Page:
The Large Hadron Electron Collider (LHeC) is under development as the electron-proton/ion (ep/A) complement of the LHC at CERN, with which parton dynamics and new phenomena are explored with unprecedented luminosity and energy in deep inelastic scattering. The LHeC conceptual Design Report (link opens in a new window) has been published in June 2012, and CERN, ECFA and NuPECC have encouraged the further development of the project.
With a mandate from the CERN Directorate, the decision was taken at the LHeC Workshop in June 2012, to further develop the technical design of the electron accelerator as a multi-pass, energy recovery linac (ERL). This work is now being pursued, and collaborations between CERN and international partners have emerged. A particularly strong collaboration is being established with ASTeC, the Cockcroft Institute, the Jefferson National Accelerator Laboratory and the Brookhaven National Accelerator Laboratory, building on their unique expertise with the energy recovery test facilities. Experts from these laboratories along with key accelerator experts from CERN met at Daresbury Laboratory on 22nd and 23rd January 2013 (link opens in a new window) to discuss the design of the LHeC ERL test facility at CERN. The two main goals of this meeting were to discuss the choice of the LHeC linac frequency (1.3 GHz or lower), considering beam dynamics, performance and other issues, and to gather the experience obtained with the US and UK ERL designs and facilities in view of the LHeC test facility.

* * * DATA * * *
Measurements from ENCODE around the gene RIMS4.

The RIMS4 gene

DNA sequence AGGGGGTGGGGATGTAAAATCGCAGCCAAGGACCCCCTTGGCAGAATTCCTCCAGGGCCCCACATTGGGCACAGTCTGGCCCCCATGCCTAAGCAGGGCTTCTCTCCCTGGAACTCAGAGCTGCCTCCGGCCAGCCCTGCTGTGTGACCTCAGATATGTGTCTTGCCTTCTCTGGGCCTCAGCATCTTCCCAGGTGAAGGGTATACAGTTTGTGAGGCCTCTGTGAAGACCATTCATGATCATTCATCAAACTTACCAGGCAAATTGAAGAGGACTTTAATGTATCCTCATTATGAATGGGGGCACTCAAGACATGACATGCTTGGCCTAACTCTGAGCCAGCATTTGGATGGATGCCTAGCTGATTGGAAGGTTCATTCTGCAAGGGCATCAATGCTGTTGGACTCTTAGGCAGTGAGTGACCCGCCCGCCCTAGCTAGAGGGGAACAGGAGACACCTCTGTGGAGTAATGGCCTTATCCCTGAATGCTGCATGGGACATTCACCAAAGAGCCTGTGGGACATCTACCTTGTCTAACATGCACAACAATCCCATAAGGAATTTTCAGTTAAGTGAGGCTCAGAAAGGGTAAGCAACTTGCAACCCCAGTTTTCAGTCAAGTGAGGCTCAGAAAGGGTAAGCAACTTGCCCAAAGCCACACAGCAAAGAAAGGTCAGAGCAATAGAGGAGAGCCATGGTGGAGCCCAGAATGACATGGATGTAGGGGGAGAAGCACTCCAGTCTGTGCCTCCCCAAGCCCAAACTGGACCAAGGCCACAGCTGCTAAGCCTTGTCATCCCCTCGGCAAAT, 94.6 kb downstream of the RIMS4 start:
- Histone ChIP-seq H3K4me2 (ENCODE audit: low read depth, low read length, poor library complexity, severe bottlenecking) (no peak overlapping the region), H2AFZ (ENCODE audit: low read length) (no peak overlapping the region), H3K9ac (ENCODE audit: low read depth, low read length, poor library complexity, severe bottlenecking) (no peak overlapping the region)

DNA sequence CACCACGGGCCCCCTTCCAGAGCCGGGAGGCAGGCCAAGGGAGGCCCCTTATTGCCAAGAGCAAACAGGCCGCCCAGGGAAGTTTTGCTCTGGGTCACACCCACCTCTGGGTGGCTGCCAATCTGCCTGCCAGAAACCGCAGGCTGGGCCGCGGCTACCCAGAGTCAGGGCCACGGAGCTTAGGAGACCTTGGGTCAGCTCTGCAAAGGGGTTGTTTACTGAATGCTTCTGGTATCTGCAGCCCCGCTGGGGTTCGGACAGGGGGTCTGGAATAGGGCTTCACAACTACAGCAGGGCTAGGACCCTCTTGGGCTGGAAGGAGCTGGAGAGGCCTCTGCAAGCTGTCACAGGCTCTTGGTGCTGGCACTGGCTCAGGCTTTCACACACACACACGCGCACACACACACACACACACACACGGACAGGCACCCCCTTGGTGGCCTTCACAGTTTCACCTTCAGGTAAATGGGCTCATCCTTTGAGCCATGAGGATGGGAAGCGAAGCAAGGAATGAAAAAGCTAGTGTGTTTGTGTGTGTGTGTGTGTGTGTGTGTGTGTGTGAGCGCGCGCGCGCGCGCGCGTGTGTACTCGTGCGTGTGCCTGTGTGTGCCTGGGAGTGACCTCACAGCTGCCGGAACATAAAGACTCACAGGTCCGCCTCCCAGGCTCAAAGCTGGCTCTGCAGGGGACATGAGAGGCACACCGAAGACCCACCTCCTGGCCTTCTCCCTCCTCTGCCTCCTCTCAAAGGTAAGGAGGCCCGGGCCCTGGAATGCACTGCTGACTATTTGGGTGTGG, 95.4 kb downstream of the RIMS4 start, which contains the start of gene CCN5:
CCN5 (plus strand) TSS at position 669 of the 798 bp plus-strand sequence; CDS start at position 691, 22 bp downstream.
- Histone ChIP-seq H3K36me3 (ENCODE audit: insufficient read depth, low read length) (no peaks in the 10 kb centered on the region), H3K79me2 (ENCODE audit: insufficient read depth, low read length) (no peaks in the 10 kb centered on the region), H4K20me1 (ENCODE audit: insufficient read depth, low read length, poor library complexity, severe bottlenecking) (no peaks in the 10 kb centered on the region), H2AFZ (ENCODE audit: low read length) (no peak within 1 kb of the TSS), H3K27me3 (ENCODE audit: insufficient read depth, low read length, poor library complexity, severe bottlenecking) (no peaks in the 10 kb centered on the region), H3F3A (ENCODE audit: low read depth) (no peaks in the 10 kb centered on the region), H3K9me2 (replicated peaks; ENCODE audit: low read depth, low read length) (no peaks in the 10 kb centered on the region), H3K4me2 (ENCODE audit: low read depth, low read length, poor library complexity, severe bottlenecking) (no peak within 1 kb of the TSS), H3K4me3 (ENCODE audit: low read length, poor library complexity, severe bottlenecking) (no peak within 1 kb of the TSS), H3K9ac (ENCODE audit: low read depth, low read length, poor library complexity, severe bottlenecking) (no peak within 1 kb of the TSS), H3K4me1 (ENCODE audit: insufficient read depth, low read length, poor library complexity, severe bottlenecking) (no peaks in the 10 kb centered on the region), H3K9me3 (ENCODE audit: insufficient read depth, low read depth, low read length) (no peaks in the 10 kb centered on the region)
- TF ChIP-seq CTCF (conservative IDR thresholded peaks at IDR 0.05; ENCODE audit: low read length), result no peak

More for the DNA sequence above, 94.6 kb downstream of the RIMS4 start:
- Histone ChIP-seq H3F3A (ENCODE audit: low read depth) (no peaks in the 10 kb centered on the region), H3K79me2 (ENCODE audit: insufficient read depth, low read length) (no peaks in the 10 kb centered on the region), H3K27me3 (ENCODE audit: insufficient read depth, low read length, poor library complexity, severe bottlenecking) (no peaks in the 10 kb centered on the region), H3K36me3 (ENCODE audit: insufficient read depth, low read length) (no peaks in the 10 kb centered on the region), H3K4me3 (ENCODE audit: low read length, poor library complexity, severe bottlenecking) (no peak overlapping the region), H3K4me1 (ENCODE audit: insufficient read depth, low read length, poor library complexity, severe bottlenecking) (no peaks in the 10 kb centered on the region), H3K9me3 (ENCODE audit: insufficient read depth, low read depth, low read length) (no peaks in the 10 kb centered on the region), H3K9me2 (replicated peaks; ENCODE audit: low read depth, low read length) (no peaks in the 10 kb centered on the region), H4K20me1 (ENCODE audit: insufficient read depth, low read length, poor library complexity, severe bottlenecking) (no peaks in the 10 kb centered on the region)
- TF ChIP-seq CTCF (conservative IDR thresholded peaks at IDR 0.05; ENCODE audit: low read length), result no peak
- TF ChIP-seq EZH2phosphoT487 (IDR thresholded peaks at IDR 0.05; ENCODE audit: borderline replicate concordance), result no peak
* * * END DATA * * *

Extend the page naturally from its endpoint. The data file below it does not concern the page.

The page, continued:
The considerations for the frequency choice will be verified within a few weeks time and the frequency then be determined, as is required for further progress. The test facility requirements will also be consolidated and discussed in detail at the next LHeC workshop, in September 2013. The meeting at Daresbury opened the prospects for a productive collaboration on the design, development and production of the LHeC test facility elements, such as sources and cavity-cryo modules, possibly involving also further partners, a collaboration which would enable new CERN facility to be built in the not too distant future.